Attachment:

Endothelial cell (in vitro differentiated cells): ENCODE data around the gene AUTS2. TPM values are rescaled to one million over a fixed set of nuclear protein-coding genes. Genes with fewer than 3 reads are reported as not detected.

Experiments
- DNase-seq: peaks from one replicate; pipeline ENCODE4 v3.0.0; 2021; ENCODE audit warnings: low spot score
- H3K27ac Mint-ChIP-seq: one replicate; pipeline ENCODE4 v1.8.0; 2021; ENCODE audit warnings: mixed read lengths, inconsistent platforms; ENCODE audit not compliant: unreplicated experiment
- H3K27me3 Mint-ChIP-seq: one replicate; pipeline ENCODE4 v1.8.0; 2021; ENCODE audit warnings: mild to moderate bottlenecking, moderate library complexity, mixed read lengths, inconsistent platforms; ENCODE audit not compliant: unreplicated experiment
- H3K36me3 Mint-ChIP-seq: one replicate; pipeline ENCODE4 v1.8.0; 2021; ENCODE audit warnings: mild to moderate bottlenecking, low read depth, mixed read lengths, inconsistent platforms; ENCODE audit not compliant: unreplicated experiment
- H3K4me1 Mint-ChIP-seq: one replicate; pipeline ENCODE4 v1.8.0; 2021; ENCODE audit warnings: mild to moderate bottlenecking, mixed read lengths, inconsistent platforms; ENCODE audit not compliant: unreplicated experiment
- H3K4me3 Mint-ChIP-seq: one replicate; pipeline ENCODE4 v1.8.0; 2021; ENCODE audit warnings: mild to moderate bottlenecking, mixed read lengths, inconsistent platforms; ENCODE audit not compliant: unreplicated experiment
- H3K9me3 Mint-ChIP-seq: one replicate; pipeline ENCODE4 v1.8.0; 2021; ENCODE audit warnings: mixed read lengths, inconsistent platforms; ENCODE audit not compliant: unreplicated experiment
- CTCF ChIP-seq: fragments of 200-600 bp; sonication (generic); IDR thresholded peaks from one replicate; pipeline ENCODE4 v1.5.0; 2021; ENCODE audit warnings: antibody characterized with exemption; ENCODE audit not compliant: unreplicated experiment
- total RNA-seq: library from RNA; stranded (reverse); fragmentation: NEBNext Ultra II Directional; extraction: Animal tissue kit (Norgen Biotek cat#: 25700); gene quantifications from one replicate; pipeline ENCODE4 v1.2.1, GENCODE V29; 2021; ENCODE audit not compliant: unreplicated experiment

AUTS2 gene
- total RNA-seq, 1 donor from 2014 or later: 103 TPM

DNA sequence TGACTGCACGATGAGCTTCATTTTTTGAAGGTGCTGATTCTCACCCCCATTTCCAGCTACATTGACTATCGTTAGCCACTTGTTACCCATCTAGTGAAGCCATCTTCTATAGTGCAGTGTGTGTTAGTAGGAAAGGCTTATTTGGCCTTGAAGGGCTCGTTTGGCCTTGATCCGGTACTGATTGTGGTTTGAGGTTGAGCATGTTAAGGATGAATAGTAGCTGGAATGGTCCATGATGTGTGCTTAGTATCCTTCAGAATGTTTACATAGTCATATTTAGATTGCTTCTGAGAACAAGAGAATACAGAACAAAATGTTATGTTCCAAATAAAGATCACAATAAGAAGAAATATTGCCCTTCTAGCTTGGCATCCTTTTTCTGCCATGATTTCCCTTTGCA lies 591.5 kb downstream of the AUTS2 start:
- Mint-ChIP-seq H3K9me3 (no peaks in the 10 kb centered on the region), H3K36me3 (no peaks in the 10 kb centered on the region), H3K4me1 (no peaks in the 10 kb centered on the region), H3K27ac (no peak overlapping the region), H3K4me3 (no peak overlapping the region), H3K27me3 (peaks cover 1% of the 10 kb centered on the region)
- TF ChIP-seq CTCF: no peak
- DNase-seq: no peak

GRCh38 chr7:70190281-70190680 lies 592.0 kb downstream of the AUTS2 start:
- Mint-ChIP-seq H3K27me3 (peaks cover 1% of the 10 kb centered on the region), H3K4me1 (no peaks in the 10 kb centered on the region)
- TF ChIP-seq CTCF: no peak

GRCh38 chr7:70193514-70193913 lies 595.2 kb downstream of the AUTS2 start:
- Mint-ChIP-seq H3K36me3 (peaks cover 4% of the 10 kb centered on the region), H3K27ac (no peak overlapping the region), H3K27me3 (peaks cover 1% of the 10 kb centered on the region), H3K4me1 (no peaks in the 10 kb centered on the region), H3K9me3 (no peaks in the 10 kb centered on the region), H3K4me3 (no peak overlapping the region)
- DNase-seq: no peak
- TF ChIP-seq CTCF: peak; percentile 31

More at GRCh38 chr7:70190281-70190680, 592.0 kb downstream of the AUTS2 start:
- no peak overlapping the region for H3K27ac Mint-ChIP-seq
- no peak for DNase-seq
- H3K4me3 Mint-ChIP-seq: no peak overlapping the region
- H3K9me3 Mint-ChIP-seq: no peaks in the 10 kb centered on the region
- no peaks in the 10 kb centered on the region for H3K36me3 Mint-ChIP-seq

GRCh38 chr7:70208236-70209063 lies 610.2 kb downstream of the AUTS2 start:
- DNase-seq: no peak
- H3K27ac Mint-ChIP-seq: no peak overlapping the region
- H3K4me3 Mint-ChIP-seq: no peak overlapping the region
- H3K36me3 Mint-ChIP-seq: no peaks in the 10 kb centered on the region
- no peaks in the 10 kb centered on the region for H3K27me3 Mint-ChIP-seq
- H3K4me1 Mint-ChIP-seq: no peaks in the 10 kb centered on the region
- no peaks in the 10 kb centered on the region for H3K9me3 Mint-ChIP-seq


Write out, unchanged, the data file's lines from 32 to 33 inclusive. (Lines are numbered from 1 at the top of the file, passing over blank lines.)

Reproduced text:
- DNase-seq: no peak
- H3K27ac Mint-ChIP-seq: no peak overlapping the region